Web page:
On April 29, 2017 our Asian Dental Organization (ADO) members helped promote oral health at the Women’s Lunch Place. The “Place” had begun in 1982 serving women with lunch while providing a safe, welcoming place of supportive day community. They seek to provide them with basic necessities and services that help restore dignity and hope.
Justin Chow (D20) shares his amazing experience, “Volunteering at Women’s Lunch Place was such a great experience. We provided toothbrushes and toothpaste as well oral health education to 28 women in the community. This was my first time interacting with patients in the community and I quickly learned how differently people viewed oral health care. Some women knew far more than most about brushing, flossing, and what dental care they needed, while other women just wanted the free toothbrush and toothpaste. No matter their knowledge we were able to educate these women on correct techniques to brushing. We also provided brochures to women who were seeking dental care and these brochures provided information about tufts and how to become a patient. Overall this experience was very eye opening and we will definitely try to set up more events like this in the future.”
Though postponed due to an earlier snow storm, this year’s Women in the Clinic Leadership Forum, was an amazing event thanks to our exceptional leader – rock star organizer Jackie Liu (D19)! With much support from Dean Thomas, Student Affairs and the Dept. of Public Health, the dinner event focused on empowering women to take leadership roles in the clinic, and also covered both rewards and the pitfalls surrounding this goal.
Highlights abound, including an impassioned call by Dr. Hanlon to become the next generation of female leaders in organized dentistry to remember that “patients are not points…and to be committed to their care every day.” Following Dr. Hanlon, Student Affairs Director Katherine Vosker explained the rights that students have in the clinic and who to go to in case of any uncomfortable incidences.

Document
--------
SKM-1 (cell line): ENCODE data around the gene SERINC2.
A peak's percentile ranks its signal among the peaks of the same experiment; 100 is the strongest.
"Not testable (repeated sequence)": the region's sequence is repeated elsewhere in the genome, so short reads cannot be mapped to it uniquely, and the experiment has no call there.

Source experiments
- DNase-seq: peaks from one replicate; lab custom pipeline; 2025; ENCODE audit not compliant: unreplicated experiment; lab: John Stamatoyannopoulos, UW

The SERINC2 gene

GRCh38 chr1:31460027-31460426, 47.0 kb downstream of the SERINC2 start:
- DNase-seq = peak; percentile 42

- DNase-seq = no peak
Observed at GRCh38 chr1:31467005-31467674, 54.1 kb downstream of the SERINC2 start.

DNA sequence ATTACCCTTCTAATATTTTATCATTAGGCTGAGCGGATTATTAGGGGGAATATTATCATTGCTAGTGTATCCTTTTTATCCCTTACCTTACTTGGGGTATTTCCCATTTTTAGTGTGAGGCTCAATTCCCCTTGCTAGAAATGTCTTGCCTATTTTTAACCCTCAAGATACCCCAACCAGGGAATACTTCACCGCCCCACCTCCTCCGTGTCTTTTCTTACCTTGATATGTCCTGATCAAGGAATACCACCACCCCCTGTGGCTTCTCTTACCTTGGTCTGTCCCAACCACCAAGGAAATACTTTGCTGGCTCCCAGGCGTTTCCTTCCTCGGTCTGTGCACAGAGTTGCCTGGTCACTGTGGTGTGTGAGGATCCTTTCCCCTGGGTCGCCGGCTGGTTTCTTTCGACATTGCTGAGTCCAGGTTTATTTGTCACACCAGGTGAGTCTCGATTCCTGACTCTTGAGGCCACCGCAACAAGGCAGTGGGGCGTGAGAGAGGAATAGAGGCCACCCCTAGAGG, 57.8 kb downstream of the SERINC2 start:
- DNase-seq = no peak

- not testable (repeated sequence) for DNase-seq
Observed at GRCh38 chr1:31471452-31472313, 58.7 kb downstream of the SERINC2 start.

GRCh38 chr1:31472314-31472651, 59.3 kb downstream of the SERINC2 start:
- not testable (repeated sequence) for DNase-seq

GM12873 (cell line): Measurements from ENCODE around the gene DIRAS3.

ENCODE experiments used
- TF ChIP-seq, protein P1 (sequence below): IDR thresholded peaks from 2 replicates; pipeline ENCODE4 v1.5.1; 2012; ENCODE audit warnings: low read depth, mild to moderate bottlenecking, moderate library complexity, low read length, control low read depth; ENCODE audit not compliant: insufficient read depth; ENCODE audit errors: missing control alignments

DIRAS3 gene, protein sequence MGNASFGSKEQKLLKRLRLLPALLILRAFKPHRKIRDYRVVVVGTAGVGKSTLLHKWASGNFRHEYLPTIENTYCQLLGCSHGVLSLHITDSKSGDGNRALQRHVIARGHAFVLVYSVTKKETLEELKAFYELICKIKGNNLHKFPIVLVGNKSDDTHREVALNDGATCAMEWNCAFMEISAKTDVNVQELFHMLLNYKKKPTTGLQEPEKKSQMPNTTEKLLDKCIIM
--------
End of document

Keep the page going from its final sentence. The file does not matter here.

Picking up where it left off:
The evening continued with an amazing panel of D17s who shared their experiences and offered tips and wisdom for all the remaining female students. A special shout out to the fabulous D17 panelists: Poorna Phaltankar, Crista Fantone, Anna Bak, Brittany Bressler and Mansi Jailwala. The Q&A panel was moderated by Nancy Marks, and topics included gender issues, the interconnection between community work and clinic work, how to become a TA, assumptions about race, balancing didactic learning with clinic life and applying for jobs.
On April 21st , American Academy of Developmental Medicine and Dentistry (AADMD) gave an oal health presentation at Goodwill Massachusetts. Alexandra Naski (D18) reflects, “Kevin Campbell (D18) and I had a lot of fun giving an interactive oral health presentation to adults with intellectual and developmental disabilities! We visited the group at Goodwill Massachusetts as a part of their “Healthy Living” themed month. We had around 30 participants show up. Everyone was very excited to have us there, and the group had a lot of questions for us on everything from “What are teeth made of?” to “What causes a cavity?”. The participants were especially interested in the models we brought that showed the progression of a cavity, and the posters showing snacks and drinks that are good vs bad for teeth. After we completed the presentation a few of the participants even chose to stay after and demonstrate their new oral hygiene knowledge on the models we brought!”
It’s great to hear how both our volunteers and participants had an amazing time filled with much enthusiasm learning about good oral health and hygiene!